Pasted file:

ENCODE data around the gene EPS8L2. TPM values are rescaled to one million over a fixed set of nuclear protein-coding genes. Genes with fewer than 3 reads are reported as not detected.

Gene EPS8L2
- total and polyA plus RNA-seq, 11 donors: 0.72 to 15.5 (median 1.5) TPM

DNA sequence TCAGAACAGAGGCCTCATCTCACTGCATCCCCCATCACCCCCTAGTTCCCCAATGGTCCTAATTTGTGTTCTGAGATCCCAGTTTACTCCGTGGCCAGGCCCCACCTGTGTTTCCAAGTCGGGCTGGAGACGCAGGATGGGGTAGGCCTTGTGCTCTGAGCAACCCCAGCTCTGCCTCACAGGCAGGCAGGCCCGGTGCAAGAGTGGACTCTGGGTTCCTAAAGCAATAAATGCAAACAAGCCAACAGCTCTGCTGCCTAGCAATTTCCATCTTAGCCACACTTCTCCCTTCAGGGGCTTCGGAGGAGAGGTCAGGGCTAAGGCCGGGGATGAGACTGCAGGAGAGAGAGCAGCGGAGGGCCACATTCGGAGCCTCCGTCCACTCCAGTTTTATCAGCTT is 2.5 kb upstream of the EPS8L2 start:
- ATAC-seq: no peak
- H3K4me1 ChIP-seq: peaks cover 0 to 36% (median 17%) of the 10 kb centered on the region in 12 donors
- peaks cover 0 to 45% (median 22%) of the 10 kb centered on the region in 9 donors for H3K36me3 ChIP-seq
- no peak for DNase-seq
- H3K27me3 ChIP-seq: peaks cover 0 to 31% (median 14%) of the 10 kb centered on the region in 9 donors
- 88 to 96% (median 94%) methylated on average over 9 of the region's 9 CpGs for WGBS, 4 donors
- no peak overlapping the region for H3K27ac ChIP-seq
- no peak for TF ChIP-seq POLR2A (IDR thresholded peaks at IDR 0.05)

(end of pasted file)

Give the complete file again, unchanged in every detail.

ENCODE data around the gene EPS8L2. TPM values are rescaled to one million over a fixed set of nuclear protein-coding genes. Genes with fewer than 3 reads are reported as not detected.

Gene EPS8L2
- total and polyA plus RNA-seq, 11 donors: 0.72 to 15.5 (median 1.5) TPM

DNA sequence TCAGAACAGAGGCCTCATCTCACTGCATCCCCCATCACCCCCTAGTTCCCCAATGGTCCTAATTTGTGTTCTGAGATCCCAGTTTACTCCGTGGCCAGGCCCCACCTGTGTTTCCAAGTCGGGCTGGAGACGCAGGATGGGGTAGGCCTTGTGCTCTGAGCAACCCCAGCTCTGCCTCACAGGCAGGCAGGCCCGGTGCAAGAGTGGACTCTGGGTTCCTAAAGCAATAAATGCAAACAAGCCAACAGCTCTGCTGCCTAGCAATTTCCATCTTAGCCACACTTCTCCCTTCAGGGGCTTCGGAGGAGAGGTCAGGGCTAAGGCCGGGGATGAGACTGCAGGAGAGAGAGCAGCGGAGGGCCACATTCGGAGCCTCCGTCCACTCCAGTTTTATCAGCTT is 2.5 kb upstream of the EPS8L2 start:
- ATAC-seq: no peak
- H3K4me1 ChIP-seq: peaks cover 0 to 36% (median 17%) of the 10 kb centered on the region in 12 donors
- peaks cover 0 to 45% (median 22%) of the 10 kb centered on the region in 9 donors for H3K36me3 ChIP-seq
- no peak for DNase-seq
- H3K27me3 ChIP-seq: peaks cover 0 to 31% (median 14%) of the 10 kb centered on the region in 9 donors
- 88 to 96% (median 94%) methylated on average over 9 of the region's 9 CpGs for WGBS, 4 donors
- no peak overlapping the region for H3K27ac ChIP-seq
- no peak for TF ChIP-seq POLR2A (IDR thresholded peaks at IDR 0.05)